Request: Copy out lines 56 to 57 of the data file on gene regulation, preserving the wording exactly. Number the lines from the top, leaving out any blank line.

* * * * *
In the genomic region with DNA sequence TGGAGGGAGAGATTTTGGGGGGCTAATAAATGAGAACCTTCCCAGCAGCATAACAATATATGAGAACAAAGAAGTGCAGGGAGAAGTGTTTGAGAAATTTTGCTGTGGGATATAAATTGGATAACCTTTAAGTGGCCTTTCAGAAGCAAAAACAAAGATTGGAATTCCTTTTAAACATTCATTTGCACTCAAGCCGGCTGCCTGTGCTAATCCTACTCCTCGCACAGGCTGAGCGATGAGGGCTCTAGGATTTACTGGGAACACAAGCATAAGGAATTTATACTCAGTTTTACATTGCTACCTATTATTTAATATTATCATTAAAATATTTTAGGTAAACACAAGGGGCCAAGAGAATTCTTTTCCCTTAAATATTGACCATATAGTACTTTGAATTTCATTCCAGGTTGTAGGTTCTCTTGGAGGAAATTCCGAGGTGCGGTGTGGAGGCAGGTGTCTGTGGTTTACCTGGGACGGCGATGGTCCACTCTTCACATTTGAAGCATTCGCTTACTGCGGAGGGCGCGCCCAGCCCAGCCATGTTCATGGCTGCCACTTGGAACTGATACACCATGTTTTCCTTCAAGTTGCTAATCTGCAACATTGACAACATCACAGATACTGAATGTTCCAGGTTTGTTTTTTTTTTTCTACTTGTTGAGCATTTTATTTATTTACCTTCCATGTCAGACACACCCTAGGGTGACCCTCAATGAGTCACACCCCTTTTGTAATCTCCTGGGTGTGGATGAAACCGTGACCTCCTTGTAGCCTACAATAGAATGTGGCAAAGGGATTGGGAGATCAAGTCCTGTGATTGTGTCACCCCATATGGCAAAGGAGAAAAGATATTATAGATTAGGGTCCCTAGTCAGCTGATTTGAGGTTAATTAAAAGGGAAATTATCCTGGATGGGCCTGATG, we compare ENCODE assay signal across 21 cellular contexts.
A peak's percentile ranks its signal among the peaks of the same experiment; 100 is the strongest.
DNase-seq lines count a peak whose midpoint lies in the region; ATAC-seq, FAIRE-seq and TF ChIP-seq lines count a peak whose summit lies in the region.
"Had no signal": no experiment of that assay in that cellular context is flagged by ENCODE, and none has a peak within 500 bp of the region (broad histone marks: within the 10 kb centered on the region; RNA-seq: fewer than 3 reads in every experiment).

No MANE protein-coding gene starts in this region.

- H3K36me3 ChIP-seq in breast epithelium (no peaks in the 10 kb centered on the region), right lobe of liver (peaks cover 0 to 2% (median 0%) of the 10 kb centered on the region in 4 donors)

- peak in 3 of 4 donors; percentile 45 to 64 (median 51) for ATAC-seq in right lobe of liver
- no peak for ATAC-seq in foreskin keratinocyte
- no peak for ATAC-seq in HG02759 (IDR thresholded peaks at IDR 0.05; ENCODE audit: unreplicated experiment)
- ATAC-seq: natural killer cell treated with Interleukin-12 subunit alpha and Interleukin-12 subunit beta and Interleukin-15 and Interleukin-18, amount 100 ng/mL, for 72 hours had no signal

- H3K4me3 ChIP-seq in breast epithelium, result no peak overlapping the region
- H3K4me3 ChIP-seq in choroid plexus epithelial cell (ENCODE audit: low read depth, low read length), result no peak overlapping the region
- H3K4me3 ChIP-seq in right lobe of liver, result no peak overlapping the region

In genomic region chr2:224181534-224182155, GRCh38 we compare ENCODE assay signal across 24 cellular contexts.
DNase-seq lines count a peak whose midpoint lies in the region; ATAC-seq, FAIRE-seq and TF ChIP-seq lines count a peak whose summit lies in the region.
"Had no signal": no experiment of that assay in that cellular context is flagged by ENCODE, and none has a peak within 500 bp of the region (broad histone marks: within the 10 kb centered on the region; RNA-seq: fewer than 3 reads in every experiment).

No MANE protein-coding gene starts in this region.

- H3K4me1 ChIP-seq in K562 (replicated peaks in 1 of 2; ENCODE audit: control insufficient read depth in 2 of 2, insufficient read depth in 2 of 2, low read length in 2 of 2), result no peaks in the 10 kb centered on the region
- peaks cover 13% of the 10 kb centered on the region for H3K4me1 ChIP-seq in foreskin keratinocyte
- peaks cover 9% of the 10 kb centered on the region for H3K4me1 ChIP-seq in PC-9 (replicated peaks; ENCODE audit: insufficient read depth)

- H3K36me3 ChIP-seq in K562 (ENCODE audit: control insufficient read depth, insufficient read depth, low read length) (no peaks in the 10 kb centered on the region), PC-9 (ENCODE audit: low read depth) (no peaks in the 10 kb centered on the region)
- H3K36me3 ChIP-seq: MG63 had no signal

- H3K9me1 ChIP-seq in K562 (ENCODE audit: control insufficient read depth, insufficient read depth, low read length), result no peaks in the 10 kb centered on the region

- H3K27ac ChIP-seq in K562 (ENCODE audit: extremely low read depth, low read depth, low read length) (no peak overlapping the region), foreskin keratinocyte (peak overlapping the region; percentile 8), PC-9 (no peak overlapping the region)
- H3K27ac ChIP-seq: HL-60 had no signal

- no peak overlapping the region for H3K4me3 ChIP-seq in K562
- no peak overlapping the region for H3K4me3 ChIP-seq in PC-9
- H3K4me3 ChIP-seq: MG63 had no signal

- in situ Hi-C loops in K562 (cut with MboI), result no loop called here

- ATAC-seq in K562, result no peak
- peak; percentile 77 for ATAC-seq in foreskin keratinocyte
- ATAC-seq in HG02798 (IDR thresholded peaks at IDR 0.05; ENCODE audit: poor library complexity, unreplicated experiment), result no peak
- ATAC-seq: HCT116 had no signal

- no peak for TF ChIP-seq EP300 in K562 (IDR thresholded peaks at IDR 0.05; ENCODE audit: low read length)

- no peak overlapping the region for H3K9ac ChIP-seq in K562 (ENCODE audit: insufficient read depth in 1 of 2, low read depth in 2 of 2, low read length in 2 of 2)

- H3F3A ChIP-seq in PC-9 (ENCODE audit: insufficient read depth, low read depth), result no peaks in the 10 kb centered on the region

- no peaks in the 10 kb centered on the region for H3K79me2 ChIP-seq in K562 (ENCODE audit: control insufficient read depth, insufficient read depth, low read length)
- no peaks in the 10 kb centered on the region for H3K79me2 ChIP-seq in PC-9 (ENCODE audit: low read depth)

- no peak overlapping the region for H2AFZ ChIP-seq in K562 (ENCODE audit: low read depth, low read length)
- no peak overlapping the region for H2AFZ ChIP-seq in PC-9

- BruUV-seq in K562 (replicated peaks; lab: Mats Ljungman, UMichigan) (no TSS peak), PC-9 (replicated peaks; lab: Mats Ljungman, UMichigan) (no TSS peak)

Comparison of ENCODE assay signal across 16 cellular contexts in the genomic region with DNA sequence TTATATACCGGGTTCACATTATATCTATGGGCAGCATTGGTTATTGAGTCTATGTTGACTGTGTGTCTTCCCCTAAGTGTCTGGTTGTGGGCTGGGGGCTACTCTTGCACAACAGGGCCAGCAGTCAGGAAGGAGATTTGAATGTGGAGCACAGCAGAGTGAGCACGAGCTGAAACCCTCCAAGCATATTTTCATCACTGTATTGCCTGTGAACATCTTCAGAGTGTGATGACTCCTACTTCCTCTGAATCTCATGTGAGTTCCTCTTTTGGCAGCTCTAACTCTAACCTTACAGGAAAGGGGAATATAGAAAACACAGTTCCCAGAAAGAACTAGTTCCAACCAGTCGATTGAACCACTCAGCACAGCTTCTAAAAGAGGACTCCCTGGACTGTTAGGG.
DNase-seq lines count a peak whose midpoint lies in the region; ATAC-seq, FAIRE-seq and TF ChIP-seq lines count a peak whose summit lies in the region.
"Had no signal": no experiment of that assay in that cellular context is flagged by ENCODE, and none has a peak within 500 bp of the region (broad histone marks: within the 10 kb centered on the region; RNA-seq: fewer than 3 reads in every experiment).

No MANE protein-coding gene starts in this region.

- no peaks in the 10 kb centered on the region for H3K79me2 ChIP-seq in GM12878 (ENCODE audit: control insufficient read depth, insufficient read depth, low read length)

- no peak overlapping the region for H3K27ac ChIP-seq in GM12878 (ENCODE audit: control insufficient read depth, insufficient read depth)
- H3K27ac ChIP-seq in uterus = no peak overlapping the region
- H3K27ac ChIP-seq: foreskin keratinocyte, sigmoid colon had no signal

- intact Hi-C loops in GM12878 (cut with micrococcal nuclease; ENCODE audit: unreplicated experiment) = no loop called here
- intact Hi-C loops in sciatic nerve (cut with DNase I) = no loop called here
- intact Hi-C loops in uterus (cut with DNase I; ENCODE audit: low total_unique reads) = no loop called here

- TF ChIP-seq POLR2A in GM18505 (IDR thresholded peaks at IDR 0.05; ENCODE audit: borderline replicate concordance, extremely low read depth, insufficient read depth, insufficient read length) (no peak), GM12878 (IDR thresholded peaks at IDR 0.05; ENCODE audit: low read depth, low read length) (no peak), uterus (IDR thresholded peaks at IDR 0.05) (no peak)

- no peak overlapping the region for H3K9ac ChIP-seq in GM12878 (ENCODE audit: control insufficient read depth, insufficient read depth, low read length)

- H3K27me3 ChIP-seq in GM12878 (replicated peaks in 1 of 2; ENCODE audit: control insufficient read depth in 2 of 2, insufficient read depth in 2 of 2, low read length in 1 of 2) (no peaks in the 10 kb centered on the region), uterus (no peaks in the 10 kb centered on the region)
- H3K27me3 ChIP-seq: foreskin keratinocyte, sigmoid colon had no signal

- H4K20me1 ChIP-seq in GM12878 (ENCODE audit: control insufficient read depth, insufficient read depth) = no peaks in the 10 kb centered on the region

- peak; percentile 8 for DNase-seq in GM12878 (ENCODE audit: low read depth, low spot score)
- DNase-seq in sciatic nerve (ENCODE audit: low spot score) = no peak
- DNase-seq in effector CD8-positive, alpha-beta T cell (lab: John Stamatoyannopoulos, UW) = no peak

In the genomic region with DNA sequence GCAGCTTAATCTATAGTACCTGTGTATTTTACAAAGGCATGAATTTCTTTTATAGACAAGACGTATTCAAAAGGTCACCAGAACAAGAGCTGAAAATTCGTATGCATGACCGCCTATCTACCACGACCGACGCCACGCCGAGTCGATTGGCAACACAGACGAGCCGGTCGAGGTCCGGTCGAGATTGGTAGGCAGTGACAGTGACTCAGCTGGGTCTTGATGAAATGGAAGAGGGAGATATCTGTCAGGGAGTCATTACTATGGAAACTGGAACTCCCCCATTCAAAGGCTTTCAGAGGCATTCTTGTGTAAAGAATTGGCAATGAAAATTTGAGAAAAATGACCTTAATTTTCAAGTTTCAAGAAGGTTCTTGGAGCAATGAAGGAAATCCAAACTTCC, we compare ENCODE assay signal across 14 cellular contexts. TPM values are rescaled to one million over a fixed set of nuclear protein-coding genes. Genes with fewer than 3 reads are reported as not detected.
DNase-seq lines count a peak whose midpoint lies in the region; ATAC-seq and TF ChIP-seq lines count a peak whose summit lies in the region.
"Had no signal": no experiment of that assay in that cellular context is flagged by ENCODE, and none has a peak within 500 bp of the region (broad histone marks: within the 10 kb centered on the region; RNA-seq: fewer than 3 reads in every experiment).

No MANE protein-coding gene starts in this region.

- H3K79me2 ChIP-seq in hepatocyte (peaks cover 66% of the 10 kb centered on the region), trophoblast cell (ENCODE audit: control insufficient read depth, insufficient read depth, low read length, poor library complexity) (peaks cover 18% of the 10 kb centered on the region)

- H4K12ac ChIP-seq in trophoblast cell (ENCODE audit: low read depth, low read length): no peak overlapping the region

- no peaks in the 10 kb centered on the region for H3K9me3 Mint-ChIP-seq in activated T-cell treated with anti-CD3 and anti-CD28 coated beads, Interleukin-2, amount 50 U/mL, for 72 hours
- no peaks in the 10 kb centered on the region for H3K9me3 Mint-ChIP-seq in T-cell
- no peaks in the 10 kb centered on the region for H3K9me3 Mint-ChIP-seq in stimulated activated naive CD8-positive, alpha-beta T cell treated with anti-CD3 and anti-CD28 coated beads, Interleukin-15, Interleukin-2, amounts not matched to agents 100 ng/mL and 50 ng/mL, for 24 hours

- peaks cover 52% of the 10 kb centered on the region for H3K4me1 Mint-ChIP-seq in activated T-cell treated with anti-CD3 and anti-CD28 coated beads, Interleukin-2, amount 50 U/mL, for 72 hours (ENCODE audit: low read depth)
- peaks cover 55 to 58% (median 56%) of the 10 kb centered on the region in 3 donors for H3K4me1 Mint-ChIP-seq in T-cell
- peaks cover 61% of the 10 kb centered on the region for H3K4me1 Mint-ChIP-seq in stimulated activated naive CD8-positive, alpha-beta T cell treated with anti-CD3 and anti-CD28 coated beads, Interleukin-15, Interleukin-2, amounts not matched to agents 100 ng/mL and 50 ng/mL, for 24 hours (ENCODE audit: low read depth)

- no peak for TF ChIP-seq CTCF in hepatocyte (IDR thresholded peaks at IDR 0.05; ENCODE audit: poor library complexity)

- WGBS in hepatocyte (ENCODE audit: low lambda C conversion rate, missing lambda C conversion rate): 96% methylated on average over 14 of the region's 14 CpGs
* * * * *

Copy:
- H3K27me3 ChIP-seq: foreskin keratinocyte, sigmoid colon had no signal

- H4K20me1 ChIP-seq in GM12878 (ENCODE audit: control insufficient read depth, insufficient read depth) = no peaks in the 10 kb centered on the region